Legal Aid Society

Juvenile Delinquency & Detention

We provide direct representation and counsel youth and families impacted by the Juvenile Justice system—our representation includes legal defense, advising at police interrogations, arranging for safe surrenders, and avoiding court filings through early engagement of legal support and intervention.

How To Get Help

Call our Juvenile Rights Practice trial office in your borough and ask to speak to a delinquency supervisor:

  • If you are 16 or 17, or a parent or guardian of such a youth, and the police have contacted you about a misdemeanor offense
  • If you are 15 or younger, or a parent or guardian of such a youth, and the police have contacted you about any felony or misdemeanor.

JRP Offices:

Bronx: 718-579-7900
Brooklyn: 718-237-3100
Manhattan: 212-312-2260
Queens: 718-298-8900
Staten Island: 347-422-5333

Call our Criminal Defense Practice trial office in your borough and ask to speak to the intake attorney:

  • If you are 14-15 years old, or a parent or guardian of such a youth, and the police have contacted you about a serious felony charge or
  • If you are 16 or 17 years old, or a parent or guardian of such a youth, and the police have contacted you about any felony charge.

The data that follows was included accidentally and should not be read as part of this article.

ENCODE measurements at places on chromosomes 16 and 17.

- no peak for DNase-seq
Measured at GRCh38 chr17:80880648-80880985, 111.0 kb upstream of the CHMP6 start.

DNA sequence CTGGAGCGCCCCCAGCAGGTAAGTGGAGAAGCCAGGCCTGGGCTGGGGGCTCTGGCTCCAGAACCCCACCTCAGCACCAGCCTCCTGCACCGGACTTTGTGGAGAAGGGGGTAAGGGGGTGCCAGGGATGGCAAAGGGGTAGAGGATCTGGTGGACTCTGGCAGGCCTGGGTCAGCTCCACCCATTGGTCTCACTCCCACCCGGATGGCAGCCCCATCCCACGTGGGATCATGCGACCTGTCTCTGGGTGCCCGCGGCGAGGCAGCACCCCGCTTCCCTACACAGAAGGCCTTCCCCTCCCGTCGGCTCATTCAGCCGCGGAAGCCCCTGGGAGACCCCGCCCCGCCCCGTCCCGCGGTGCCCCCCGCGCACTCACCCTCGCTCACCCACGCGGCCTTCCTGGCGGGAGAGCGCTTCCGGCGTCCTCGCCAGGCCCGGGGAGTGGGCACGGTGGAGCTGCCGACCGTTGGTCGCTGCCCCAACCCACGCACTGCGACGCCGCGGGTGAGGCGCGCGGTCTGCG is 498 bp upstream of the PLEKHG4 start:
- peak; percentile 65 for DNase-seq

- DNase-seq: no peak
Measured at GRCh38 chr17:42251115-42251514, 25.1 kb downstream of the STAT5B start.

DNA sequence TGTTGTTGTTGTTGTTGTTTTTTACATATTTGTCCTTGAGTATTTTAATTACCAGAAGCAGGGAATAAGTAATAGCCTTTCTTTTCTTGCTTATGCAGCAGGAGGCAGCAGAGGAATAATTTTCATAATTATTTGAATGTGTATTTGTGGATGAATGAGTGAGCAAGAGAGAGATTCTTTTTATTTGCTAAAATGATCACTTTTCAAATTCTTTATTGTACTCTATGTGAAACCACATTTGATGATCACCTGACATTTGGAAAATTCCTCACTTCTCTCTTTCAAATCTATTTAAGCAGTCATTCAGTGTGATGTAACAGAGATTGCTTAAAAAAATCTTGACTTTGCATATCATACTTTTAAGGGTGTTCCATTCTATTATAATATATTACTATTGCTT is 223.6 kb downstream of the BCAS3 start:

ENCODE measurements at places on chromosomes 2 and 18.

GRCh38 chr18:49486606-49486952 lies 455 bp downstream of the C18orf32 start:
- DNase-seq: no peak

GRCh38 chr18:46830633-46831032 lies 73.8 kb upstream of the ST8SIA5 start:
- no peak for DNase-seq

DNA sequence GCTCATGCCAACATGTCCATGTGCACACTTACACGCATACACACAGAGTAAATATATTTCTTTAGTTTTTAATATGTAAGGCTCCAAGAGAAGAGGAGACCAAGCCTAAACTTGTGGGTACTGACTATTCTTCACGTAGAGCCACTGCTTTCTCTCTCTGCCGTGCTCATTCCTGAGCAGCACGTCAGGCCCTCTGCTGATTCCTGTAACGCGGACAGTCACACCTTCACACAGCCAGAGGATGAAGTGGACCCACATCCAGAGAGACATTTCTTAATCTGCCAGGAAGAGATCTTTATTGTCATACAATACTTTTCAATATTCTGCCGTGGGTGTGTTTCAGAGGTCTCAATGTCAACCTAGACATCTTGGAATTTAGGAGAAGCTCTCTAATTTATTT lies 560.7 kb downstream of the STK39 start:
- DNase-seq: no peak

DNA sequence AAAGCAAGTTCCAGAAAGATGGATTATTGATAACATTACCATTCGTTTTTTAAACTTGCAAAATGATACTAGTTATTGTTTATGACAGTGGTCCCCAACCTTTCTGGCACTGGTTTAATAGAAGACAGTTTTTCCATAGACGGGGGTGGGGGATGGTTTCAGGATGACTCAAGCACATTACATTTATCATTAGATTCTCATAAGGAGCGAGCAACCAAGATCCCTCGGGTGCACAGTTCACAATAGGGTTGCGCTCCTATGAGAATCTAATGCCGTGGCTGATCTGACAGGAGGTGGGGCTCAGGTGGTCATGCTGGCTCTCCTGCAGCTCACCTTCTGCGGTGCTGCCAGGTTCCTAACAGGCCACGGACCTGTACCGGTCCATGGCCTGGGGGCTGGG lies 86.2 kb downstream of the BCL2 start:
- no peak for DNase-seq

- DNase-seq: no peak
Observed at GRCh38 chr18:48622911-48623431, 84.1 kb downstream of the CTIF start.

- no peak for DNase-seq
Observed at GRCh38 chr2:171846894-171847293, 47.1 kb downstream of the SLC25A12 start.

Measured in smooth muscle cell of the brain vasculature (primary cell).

CDP Offices:

Bronx: 718-579-3000
Brooklyn: 718-237-2000
Manhattan: 212-732-5000
Queens: 718-286-2000
Staten Island: 347-422-5333

We can answer your questions about the process and we are available to communicate with the arresting officer to:

  • Arrange for the youth to turn themselves in.
  • Tell the NYPD not to question the youth.
  • Provide counsel through the arrest process.

If your child has already been arrested and you have questions about what is going to happen you can also call us at the numbers above.

To find your child’s location if they are in detention (Crossroads, Horizons, or a Non-Secure Detention facility) call ACS at 212-442 7100.

Important Things To Know

What should I do if the police want to talk to me about an incident?

Learn More

What is a Juvenile Offender?

Learn More

What is Probation Intake?

Learn More

Terms You Might Hear

The justice system can be overwhelming. Get familiar with some legal terms and acronyms you might hear like appeal, adjournment, petition, jurisdiction, deposition, and affidavit.

  • Adjournment – A temporary postponement of a case until a specified future time.
  • Administration for Children's Services (ACS) – The Administration for Children's Services (ACS) and its network of community-based organizations promotes the safety and well-being of New York's children and families.
  • Arraignment – A criminal proceeding at which the defendant is called before a court, informed of the offense charged in the complaint, information, indictment, or other charging document, and asked to enter a plea of guilty, not guilty, or as otherwise permitted by law.
  • Attorney – A person admitted to practice law and authorized to perform criminal and civil legal functions on behalf of clients.
  • Clerk – An official or employee of the court who maintains the files of each case, and issues routine documents.
  • Conviction – A criminal proceeding that concludes the defendant is guilty of the charged crime.